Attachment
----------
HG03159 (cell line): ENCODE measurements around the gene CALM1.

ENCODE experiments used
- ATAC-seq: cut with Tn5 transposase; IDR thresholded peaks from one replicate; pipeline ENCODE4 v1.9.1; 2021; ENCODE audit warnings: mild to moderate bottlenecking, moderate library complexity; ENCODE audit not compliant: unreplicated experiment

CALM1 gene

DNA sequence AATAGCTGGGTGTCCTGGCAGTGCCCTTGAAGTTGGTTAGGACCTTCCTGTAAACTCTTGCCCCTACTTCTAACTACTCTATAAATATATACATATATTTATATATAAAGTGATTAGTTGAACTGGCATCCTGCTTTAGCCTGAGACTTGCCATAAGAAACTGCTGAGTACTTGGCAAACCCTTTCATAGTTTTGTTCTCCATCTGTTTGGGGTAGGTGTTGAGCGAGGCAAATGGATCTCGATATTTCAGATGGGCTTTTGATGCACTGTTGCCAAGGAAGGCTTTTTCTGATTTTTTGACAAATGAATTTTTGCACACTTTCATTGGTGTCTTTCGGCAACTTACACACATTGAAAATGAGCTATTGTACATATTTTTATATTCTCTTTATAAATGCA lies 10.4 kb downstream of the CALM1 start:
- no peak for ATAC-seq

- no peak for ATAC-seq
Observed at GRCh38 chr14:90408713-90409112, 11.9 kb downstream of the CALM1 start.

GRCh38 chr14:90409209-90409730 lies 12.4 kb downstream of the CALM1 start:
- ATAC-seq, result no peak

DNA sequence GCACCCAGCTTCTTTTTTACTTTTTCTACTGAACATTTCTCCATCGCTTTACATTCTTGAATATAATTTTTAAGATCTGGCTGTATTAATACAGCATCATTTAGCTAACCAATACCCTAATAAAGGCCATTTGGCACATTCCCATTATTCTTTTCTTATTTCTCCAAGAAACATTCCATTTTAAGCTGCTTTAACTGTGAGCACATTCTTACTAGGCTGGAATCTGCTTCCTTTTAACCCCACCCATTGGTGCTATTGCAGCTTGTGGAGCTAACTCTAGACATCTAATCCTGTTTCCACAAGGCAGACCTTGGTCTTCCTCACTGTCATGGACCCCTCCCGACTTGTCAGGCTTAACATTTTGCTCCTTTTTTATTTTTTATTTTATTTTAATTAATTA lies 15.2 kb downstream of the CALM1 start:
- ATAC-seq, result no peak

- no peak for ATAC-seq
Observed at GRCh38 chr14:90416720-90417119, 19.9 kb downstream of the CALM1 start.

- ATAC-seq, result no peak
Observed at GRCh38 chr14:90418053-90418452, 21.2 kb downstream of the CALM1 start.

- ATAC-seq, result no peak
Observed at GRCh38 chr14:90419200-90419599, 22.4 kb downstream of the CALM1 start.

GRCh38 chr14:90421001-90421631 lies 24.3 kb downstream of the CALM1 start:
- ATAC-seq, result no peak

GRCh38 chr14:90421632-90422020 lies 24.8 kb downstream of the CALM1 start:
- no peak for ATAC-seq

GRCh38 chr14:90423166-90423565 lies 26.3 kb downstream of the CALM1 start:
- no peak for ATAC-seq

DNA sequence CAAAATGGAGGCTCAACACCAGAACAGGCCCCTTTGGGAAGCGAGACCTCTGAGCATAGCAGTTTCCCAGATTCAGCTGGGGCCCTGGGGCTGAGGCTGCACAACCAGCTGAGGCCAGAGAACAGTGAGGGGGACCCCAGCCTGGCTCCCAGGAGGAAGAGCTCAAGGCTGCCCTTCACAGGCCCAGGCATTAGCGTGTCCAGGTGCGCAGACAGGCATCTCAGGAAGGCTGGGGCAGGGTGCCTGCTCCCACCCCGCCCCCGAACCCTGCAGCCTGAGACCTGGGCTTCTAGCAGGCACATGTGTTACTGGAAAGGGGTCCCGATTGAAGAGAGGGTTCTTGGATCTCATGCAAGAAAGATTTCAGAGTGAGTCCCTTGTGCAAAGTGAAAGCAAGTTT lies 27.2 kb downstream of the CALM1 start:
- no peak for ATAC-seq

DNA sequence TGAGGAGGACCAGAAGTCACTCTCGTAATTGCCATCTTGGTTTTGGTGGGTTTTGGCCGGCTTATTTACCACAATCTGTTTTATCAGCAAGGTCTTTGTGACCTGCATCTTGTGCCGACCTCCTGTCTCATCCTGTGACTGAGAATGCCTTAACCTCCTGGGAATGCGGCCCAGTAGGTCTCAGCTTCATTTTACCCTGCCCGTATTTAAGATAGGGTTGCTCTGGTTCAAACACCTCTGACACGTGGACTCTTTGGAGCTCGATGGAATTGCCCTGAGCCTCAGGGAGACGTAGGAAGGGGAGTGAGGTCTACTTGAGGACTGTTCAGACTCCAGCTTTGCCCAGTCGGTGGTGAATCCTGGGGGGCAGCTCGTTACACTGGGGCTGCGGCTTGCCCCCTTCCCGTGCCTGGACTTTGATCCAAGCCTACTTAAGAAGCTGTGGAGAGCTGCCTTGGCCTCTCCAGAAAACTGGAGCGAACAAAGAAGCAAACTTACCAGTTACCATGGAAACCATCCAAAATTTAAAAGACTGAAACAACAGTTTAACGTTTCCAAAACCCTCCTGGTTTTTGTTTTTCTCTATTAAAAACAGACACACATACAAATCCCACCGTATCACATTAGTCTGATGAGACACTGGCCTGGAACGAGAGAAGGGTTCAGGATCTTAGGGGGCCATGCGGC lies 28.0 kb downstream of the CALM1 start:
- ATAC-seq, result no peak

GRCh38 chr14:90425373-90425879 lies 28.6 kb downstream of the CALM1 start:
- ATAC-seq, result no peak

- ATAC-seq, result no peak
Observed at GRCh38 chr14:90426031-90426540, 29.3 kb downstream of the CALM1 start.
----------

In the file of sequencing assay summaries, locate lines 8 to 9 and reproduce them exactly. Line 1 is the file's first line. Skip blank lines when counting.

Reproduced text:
Observed at GRCh38 chr14:90408713-90409112, 11.9 kb downstream of the CALM1 start.

GRCh38 chr14:90409209-90409730 lies 12.4 kb downstream of the CALM1 start: